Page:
In subsequent months these delegates meet weekly or biweekly in each district to acquaint themselves with the technical criteria involved in requesting a project be brought to a district and to deliberate about the district's needs. Representatives from the city's departments participate according to their specialties. These intermediary meetings come to a close when, at a second regional plenary, regional delegates prioritize the district's demands and elect councillors to serve on the Municipal Council of the Budget.

The council is a 42-member forum of representatives of all the districts and thematic meetings. Its main function is to reconcile the demands of each district with available resources, and to propose and approve an overall municipal budget. The resulting budget is binding—the city council can suggest changes but not require them. The budget is submitted to the mayor who may veto it and remand it to the Municipal Council of the Budget, but this has never happened. If there are residual problems, the council works out changes, returning to their neighborhoods for feedback.

The internet provides an ongoing vehicle for involvement in participatory budgeting, which the city now extends to city planning features like land use and long-term major investments. The city posts progress reports, budget updates, and a calendar of all meetings.

An important by-product of the participatory budgeting process is a burgeoning of civic activity. As participatory budgeting developed, the numbers of political, cultural, and neighborhood groups has doubled, especially in poorer districts where results of self-generated new city expenditures are remarkable. People in wealthier districts also like what's going on. The value of their properties in poorer districts is rising. A new city “energy of accomplishment” spawned a campaign to get property owners to pay their taxes, and it worked.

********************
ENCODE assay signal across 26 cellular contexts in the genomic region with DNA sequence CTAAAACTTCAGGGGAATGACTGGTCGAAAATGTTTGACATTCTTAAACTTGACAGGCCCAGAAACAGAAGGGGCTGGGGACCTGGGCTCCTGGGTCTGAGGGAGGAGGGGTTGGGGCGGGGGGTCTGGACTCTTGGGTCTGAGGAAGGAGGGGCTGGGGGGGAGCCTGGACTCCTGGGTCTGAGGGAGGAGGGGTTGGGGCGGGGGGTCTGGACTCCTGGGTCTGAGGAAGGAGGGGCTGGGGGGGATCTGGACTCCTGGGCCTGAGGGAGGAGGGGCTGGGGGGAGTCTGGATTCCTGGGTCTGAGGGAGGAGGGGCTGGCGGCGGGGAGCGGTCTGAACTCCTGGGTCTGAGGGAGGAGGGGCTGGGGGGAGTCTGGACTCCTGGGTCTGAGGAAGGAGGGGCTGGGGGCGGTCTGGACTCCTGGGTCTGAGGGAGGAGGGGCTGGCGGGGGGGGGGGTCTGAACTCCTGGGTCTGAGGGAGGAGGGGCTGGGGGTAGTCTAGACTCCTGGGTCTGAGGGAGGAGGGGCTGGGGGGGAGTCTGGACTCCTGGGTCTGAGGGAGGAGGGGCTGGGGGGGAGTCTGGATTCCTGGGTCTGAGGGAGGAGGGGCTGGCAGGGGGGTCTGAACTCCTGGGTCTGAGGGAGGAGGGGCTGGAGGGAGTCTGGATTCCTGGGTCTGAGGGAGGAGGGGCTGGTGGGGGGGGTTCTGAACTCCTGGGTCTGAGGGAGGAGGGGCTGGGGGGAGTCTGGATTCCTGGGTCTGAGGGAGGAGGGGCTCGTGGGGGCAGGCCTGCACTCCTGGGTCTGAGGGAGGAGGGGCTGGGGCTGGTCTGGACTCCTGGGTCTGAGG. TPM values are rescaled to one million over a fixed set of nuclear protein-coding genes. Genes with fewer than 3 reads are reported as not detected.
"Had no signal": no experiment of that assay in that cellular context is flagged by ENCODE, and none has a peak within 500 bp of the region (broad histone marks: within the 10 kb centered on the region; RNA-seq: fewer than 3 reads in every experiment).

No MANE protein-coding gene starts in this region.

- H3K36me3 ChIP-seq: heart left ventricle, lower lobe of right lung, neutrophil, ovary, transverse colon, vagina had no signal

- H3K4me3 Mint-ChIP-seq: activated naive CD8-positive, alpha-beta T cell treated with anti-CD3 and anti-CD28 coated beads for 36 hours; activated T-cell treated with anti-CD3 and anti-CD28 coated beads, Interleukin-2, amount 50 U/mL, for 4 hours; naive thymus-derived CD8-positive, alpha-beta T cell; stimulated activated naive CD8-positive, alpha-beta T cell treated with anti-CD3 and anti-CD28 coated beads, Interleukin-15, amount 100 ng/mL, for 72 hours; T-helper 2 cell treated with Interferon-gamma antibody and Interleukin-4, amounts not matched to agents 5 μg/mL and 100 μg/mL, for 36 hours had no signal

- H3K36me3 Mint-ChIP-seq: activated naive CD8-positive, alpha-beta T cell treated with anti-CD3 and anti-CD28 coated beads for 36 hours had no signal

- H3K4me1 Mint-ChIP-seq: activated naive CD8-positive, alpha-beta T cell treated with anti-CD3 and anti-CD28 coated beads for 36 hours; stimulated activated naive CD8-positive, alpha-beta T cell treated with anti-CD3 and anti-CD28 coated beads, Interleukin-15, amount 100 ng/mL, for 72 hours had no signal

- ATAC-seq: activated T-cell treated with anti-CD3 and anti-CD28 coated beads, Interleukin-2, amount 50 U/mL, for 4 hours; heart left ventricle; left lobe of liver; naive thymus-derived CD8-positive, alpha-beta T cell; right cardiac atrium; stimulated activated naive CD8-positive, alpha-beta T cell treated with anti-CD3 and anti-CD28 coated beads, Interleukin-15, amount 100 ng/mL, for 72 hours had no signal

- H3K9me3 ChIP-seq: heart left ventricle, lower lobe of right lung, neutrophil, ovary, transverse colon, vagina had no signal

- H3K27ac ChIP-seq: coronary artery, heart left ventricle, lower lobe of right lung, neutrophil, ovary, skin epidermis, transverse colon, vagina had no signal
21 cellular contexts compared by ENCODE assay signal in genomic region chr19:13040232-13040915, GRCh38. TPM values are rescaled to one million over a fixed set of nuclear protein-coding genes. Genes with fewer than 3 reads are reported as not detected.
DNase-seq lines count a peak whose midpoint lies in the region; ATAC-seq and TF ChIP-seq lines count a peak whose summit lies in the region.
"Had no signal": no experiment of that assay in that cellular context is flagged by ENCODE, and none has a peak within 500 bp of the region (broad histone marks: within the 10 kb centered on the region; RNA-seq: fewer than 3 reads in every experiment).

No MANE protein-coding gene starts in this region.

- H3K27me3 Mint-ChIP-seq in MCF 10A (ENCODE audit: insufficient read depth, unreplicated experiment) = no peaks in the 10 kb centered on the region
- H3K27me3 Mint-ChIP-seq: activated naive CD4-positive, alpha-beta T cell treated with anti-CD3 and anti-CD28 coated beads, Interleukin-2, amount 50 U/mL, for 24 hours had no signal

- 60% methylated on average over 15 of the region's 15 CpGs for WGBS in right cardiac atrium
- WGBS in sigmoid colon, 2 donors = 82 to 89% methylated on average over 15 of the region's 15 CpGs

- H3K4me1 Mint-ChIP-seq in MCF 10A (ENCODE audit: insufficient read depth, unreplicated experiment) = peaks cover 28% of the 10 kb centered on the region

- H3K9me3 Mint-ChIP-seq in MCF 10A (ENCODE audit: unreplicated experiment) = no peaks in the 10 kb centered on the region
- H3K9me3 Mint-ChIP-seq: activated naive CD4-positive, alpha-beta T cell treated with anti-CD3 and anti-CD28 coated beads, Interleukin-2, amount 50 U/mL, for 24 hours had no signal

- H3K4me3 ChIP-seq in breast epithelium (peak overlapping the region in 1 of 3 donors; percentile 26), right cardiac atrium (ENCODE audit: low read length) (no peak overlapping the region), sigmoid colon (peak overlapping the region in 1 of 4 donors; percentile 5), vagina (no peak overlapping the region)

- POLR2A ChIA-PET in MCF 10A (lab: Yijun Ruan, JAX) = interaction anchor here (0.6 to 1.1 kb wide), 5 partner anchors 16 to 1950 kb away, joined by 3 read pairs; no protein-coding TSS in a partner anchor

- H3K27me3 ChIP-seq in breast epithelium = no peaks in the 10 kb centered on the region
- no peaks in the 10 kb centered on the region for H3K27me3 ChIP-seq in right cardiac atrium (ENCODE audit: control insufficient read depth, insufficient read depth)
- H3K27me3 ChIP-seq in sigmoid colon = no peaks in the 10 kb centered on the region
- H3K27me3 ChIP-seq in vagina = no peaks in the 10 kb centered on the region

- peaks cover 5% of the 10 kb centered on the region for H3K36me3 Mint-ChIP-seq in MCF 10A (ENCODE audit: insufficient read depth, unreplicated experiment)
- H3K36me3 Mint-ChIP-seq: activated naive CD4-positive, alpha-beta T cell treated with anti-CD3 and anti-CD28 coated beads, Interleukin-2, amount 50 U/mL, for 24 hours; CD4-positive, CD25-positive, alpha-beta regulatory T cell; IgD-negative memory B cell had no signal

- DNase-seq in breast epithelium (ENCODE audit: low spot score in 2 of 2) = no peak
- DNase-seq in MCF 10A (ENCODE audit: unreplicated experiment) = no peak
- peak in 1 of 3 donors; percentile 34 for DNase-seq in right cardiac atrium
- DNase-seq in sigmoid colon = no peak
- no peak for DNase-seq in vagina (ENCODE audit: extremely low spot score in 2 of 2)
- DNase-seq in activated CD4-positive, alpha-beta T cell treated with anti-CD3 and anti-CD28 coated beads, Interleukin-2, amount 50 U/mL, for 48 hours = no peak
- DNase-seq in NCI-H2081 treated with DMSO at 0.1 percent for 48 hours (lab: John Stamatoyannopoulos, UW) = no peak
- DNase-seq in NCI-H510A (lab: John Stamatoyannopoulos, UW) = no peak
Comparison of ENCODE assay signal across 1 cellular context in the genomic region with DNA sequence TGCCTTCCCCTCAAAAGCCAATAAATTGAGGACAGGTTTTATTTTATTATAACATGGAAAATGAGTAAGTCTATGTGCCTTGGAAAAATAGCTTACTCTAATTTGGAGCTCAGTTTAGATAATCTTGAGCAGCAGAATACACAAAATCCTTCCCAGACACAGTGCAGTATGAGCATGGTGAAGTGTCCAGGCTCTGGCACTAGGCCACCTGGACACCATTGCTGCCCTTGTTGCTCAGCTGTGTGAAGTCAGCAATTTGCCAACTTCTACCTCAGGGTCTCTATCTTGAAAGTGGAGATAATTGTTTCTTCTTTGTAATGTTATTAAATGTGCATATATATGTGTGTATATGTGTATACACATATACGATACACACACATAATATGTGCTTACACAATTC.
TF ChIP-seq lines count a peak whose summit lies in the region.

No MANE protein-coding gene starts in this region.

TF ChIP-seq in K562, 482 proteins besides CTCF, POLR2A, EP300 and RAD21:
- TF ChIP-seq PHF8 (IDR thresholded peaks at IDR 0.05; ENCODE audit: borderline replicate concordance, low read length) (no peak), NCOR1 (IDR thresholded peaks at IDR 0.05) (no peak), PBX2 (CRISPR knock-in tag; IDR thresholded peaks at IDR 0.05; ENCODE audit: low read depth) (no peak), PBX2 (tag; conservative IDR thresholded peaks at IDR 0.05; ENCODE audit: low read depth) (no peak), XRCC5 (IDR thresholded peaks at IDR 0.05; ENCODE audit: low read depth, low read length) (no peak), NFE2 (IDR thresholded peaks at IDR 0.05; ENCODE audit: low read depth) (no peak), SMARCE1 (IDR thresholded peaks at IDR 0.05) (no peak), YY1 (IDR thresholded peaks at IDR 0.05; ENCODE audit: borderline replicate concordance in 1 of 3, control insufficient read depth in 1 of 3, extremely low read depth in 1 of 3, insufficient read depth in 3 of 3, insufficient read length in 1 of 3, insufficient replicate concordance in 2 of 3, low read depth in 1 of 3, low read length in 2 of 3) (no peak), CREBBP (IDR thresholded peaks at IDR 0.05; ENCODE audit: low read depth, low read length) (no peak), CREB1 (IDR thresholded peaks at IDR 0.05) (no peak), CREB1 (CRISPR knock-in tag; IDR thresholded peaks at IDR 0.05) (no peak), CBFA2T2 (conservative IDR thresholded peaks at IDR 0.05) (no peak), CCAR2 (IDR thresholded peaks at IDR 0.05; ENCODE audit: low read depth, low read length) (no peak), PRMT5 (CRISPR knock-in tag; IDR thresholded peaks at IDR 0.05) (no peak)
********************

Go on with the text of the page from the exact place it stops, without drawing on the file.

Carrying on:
A livable city
Porto Alegre is one of the most livable cities in Brazil. The experiment has spread to more than 100 cities in Brazil and also to Montevideo, Uruguay and Cürdoba, Argentina. Here are the words of participant Luis Carlos Pereira about the changes he's seen in his neighborhood: Before participatory budgeting, “there was no sewer, school, health clinic, or transportation. Now, a reservoir has been built with 6 million liters of water, the streets have been paved, and a school opened.”

Eloah dos Santos Alves, a white-haired woman from the Leste region of the city, says “I have participated in the participatory budgeting process since 1989. In general, 85 percent of the needs have been met. We have a recycling warehouse, schools, day cares, and medical clinics. And I would like to let everyone know that I have never been treated differently for not being part of the PT”—the Workers' Party, whose candidate, Luiz Inácio Lula da Silva was elected president of Brazil on October 27, 2002.


David Lewit is co-chair of the Alliance for Democracy campaign on Corporate Globalization & Positive Alternatives, see www.thealliancefordemocracy.org/globalization. See also Gianpaolo Baiocchi in Politics & Society, 29, 2001.